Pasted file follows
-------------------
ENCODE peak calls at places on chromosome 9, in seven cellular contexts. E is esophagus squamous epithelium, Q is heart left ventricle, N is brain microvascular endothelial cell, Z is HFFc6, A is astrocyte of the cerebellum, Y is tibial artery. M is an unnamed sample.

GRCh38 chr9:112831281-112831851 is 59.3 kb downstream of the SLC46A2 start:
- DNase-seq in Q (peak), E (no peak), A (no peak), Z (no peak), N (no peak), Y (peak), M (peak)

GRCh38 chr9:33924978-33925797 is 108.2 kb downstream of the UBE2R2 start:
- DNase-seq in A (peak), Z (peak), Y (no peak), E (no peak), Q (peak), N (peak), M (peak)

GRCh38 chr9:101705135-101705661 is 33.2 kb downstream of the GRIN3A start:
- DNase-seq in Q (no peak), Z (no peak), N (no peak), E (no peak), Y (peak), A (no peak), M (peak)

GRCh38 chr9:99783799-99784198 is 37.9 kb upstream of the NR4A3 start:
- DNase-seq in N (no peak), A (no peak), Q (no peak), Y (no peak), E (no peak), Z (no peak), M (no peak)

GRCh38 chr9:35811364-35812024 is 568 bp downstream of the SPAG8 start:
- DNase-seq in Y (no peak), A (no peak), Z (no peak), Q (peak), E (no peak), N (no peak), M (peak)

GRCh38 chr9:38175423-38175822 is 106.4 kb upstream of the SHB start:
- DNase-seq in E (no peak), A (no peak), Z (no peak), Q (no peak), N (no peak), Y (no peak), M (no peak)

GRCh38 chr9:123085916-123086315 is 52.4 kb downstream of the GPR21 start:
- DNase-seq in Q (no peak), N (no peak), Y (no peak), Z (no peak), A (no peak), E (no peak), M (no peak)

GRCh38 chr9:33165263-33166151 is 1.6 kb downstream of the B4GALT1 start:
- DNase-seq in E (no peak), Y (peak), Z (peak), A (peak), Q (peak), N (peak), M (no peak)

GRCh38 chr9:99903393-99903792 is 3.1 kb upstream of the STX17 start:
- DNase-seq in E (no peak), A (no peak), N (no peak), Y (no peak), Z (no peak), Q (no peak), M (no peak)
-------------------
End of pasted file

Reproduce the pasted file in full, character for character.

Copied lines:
ENCODE peak calls at places on chromosome 9, in seven cellular contexts. E is esophagus squamous epithelium, Q is heart left ventricle, N is brain microvascular endothelial cell, Z is HFFc6, A is astrocyte of the cerebellum, Y is tibial artery. M is an unnamed sample.

GRCh38 chr9:112831281-112831851 is 59.3 kb downstream of the SLC46A2 start:
- DNase-seq in Q (peak), E (no peak), A (no peak), Z (no peak), N (no peak), Y (peak), M (peak)

GRCh38 chr9:33924978-33925797 is 108.2 kb downstream of the UBE2R2 start:
- DNase-seq in A (peak), Z (peak), Y (no peak), E (no peak), Q (peak), N (peak), M (peak)

GRCh38 chr9:101705135-101705661 is 33.2 kb downstream of the GRIN3A start:
- DNase-seq in Q (no peak), Z (no peak), N (no peak), E (no peak), Y (peak), A (no peak), M (peak)

GRCh38 chr9:99783799-99784198 is 37.9 kb upstream of the NR4A3 start:
- DNase-seq in N (no peak), A (no peak), Q (no peak), Y (no peak), E (no peak), Z (no peak), M (no peak)

GRCh38 chr9:35811364-35812024 is 568 bp downstream of the SPAG8 start:
- DNase-seq in Y (no peak), A (no peak), Z (no peak), Q (peak), E (no peak), N (no peak), M (peak)

GRCh38 chr9:38175423-38175822 is 106.4 kb upstream of the SHB start:
- DNase-seq in E (no peak), A (no peak), Z (no peak), Q (no peak), N (no peak), Y (no peak), M (no peak)

GRCh38 chr9:123085916-123086315 is 52.4 kb downstream of the GPR21 start:
- DNase-seq in Q (no peak), N (no peak), Y (no peak), Z (no peak), A (no peak), E (no peak), M (no peak)

GRCh38 chr9:33165263-33166151 is 1.6 kb downstream of the B4GALT1 start:
- DNase-seq in E (no peak), Y (peak), Z (peak), A (peak), Q (peak), N (peak), M (no peak)

GRCh38 chr9:99903393-99903792 is 3.1 kb upstream of the STX17 start:
- DNase-seq in E (no peak), A (no peak), N (no peak), Y (no peak), Z (no peak), Q (no peak), M (no peak)